5 thoughts on “Why it’s rarely about the individuals

  1. Good point. I liked that NYRB piece.

    It occurred to me that with the ascendancy of Germany and the decline of Spain (which, it seems, was officially announced when Bayern annihilated Barca in the Champions League in 2013!), national teams have the greatest advantage when they pull from one club team. Spain dominated for years with the core of Barca and now the same is true of Germany with Bayern. I watch a bit of Bundesliga and La Liga, although as leagues I find the top heaviness makes them boring. But this very thing benefits their respective national teams. The teams function better overall as units. Maybe this is also why England is at a disadvantage? The national team is scattered among 6 or 7 club teams.

  2. I think the collective nature of the game also highlights the importance of depth, which was really a strength of this German team. They have so many guys who can make plays that Schurrle and Gotze can’t even get into the starting eleven. Heck, they have so much depth that you could probably put together a starting elven of players who didn’t make the squad for Brazil that would be a strong bet to at least advance from their group (especially if you include guys like Reus and Badstuber and Bender who would’ve been there but for injury).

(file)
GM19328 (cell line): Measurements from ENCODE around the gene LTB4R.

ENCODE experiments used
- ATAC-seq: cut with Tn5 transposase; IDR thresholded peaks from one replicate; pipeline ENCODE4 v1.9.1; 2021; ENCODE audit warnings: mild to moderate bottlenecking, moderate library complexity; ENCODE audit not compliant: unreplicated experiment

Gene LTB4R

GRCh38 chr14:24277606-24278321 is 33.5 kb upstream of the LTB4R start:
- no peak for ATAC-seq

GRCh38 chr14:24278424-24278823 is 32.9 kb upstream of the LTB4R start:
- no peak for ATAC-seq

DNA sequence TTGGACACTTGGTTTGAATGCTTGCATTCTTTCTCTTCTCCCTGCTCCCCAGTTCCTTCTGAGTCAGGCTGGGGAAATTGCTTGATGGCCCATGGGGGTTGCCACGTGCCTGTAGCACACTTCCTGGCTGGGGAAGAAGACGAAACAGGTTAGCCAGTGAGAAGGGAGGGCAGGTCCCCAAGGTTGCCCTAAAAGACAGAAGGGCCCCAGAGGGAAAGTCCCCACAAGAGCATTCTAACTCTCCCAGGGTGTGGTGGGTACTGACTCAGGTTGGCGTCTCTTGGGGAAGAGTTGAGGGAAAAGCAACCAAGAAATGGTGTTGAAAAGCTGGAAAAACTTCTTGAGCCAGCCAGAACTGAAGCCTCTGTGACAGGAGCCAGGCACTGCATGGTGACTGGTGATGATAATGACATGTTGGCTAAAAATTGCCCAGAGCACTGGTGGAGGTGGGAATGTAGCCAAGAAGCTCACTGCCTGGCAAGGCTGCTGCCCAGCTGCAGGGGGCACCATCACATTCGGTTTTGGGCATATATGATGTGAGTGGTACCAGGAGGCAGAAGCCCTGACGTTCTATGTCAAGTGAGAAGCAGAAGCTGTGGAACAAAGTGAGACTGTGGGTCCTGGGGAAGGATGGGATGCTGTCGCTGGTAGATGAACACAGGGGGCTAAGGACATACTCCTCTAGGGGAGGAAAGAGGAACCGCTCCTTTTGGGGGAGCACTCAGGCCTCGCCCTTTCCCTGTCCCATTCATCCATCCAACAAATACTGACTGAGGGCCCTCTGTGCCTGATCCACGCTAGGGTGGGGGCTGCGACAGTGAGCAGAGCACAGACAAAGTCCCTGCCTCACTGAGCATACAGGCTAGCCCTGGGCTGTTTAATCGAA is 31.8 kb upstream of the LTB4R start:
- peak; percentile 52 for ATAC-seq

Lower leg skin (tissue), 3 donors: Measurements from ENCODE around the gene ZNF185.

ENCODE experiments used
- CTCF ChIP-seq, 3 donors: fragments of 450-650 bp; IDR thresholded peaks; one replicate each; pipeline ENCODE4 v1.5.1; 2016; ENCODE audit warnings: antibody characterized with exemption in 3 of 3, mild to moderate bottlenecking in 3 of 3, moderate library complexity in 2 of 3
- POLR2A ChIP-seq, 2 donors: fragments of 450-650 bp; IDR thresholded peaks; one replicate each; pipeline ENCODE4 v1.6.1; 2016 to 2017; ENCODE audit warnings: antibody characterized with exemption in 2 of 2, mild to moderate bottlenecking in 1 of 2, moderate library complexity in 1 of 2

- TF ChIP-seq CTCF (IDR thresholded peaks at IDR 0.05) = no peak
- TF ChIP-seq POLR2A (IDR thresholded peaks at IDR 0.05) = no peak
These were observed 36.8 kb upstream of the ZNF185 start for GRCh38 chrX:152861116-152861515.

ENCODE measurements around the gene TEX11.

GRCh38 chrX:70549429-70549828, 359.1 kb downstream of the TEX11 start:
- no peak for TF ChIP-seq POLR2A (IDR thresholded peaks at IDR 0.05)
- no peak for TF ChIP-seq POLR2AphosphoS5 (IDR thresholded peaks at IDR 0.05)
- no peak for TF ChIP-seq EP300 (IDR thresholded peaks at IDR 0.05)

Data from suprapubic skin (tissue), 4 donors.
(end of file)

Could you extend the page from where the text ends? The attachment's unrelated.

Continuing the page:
1. I actually disagree with you here (and I’m not English and have no reason to be a Pollyanna about their chances). I think it’s actually countries like Portugal (or Sweden or Wales among non-qualifiers, or even the current Neymar-focused Brazil) that are heavily reliant on one game-breaking star player that are further away than they seem.

  3. These articles are eloquent about high-level pro football, which is what is being described and what we are interested in discussing on here. Reality check, that’s all….As a description of the game in general, as played in minor leagues, and no leagues at all over the world, it won’t do. The very popularity of the sport in the participatory sense is for reasons approaching the polar opposite — that compared to other games you can join in on a playing field, park or playground, it is freeform and unstructured.

    In between those two extremes of situation (park kickaround, World Cup) there is a sliding scale of significance for the individual. Once you omit genius moments as outliers, then top football is indeed as described. The lower down the leagues you go, the more fine individuals (at that level) have the power to stand out — for the obvious reason that once there isn’t such a sophisticated level of team understanding, a mazy dribbler or individual hotshot can more easily strut his/her stuff.